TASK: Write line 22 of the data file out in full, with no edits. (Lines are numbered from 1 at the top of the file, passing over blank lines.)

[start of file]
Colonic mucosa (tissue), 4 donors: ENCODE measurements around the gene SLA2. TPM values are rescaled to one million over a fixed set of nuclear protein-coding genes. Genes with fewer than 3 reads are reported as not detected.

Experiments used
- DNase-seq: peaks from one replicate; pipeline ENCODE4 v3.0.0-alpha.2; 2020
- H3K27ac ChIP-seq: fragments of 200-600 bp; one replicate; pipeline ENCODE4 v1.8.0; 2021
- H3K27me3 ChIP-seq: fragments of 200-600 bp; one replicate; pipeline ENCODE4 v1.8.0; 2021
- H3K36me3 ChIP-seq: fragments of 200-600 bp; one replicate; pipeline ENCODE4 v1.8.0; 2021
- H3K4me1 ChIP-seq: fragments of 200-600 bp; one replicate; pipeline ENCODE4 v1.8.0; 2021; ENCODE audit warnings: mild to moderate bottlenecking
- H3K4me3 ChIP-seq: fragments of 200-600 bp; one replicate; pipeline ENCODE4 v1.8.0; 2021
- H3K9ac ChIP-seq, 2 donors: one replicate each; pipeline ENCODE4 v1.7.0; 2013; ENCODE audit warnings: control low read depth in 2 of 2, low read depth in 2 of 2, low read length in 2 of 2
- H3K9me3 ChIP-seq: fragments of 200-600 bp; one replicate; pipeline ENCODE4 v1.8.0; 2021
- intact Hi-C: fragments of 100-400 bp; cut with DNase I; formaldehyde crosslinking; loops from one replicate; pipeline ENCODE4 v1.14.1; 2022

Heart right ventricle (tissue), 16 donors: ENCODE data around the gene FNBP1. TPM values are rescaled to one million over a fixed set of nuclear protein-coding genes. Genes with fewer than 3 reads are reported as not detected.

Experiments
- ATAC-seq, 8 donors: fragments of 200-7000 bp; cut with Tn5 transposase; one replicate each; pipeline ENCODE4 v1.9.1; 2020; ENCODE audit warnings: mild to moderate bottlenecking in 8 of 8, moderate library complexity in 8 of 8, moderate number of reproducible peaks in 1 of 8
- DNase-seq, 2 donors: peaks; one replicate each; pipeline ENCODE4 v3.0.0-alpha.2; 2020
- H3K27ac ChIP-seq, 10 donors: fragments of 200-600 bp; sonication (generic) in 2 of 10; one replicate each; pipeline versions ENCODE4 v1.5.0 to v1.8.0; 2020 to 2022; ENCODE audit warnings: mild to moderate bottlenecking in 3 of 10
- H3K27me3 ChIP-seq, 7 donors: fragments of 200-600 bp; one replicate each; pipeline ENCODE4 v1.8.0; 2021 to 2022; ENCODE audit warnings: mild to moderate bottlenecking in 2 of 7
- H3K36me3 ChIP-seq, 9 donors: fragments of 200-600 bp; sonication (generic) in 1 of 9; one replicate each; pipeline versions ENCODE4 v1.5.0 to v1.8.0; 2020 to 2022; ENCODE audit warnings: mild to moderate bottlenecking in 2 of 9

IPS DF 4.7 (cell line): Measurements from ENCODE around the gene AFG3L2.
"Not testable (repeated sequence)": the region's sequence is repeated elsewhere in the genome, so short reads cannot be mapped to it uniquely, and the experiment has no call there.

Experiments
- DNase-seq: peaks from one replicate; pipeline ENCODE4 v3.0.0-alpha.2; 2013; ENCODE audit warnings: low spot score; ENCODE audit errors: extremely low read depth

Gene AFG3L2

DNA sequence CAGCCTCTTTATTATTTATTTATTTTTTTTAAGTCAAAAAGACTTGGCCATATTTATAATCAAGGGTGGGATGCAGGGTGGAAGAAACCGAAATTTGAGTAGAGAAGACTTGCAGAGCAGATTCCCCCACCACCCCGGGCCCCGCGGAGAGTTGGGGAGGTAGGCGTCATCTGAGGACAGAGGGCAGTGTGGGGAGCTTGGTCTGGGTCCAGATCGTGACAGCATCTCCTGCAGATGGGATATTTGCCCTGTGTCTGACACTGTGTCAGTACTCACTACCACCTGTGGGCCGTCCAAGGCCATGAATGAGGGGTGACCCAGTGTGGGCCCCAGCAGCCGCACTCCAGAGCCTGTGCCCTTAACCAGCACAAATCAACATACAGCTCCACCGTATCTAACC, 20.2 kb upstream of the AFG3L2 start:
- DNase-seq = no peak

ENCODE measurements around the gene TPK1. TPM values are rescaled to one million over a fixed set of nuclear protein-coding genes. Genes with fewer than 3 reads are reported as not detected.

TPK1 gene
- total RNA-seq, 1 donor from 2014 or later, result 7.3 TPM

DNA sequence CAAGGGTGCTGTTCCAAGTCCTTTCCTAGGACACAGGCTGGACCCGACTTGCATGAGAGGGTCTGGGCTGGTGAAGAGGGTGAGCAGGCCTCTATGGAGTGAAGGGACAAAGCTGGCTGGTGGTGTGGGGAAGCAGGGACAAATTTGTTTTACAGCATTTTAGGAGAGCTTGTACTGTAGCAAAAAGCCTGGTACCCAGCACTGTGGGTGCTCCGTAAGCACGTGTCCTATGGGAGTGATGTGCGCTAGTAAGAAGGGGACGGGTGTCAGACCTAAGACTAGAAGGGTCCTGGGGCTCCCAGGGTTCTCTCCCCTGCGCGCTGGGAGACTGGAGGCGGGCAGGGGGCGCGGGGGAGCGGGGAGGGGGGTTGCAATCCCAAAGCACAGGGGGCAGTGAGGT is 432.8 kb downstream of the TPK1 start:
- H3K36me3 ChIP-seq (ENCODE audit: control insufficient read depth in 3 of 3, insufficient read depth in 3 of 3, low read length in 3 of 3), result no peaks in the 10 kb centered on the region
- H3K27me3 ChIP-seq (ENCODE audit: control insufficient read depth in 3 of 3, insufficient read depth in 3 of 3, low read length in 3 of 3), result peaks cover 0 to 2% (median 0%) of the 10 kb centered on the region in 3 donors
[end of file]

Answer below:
- DNase-seq: peaks from one replicate; pipeline ENCODE4 v3.0.0-alpha.2; 2013; ENCODE audit warnings: low spot score; ENCODE audit errors: extremely low read depth